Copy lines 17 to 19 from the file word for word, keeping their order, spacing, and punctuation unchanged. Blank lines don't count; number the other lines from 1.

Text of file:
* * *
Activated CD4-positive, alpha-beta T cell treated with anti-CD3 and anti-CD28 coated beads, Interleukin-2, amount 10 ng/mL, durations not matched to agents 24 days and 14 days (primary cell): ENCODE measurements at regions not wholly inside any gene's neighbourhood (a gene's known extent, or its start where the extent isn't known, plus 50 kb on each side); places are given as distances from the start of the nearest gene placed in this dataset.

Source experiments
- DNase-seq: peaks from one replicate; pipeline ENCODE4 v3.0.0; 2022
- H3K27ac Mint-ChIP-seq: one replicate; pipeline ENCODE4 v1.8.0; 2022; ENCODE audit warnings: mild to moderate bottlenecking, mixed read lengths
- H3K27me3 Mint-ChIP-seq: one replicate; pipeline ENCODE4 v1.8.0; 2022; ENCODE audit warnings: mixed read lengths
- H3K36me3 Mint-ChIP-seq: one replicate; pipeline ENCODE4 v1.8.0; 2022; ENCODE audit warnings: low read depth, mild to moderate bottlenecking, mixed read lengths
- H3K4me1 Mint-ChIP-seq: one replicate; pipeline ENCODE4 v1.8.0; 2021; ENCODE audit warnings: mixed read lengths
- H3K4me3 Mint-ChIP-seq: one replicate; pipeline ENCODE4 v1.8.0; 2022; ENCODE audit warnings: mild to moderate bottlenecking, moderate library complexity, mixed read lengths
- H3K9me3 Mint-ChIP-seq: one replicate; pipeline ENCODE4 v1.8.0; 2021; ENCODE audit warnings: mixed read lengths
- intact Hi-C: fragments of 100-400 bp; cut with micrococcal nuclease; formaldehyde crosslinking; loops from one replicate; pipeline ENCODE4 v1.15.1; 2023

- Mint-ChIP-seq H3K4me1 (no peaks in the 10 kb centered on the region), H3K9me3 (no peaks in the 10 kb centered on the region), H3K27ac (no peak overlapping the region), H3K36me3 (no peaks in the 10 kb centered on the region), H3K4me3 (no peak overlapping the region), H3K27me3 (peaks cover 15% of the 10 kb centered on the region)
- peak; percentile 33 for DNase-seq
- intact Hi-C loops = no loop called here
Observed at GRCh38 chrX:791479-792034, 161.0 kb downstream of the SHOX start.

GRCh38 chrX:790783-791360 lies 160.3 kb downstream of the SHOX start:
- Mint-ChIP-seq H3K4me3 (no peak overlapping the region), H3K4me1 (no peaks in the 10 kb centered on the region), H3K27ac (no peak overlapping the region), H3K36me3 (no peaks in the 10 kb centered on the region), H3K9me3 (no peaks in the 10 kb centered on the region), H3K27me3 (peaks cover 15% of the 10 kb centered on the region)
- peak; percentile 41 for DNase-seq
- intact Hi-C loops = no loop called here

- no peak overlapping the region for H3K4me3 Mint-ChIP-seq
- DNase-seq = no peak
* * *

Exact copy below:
- peak; percentile 41 for DNase-seq
- intact Hi-C loops = no loop called here

- no peak overlapping the region for H3K4me3 Mint-ChIP-seq